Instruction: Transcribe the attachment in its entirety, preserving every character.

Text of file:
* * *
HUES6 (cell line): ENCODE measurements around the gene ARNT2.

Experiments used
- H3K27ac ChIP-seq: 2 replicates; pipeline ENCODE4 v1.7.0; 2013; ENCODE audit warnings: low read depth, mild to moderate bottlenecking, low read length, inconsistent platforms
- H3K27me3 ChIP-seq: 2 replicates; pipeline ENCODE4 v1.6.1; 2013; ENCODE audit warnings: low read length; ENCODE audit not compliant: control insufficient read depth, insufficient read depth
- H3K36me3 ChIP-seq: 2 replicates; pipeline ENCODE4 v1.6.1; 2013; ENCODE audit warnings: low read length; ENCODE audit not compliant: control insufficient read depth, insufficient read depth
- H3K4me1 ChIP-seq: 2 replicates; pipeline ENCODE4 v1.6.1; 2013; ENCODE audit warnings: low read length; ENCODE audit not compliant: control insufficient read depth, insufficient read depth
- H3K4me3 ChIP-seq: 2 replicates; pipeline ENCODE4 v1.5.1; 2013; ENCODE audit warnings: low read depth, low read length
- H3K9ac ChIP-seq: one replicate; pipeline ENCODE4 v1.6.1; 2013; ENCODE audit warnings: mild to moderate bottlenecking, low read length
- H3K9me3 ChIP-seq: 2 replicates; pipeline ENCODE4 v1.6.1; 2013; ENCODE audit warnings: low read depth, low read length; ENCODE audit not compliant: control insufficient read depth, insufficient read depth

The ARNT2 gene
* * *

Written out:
HUES6 (cell line): ENCODE measurements around the gene ARNT2.

Experiments used
- H3K27ac ChIP-seq: 2 replicates; pipeline ENCODE4 v1.7.0; 2013; ENCODE audit warnings: low read depth, mild to moderate bottlenecking, low read length, inconsistent platforms
- H3K27me3 ChIP-seq: 2 replicates; pipeline ENCODE4 v1.6.1; 2013; ENCODE audit warnings: low read length; ENCODE audit not compliant: control insufficient read depth, insufficient read depth
- H3K36me3 ChIP-seq: 2 replicates; pipeline ENCODE4 v1.6.1; 2013; ENCODE audit warnings: low read length; ENCODE audit not compliant: control insufficient read depth, insufficient read depth
- H3K4me1 ChIP-seq: 2 replicates; pipeline ENCODE4 v1.6.1; 2013; ENCODE audit warnings: low read length; ENCODE audit not compliant: control insufficient read depth, insufficient read depth
- H3K4me3 ChIP-seq: 2 replicates; pipeline ENCODE4 v1.5.1; 2013; ENCODE audit warnings: low read depth, low read length
- H3K9ac ChIP-seq: one replicate; pipeline ENCODE4 v1.6.1; 2013; ENCODE audit warnings: mild to moderate bottlenecking, low read length
- H3K9me3 ChIP-seq: 2 replicates; pipeline ENCODE4 v1.6.1; 2013; ENCODE audit warnings: low read depth, low read length; ENCODE audit not compliant: control insufficient read depth, insufficient read depth

The ARNT2 gene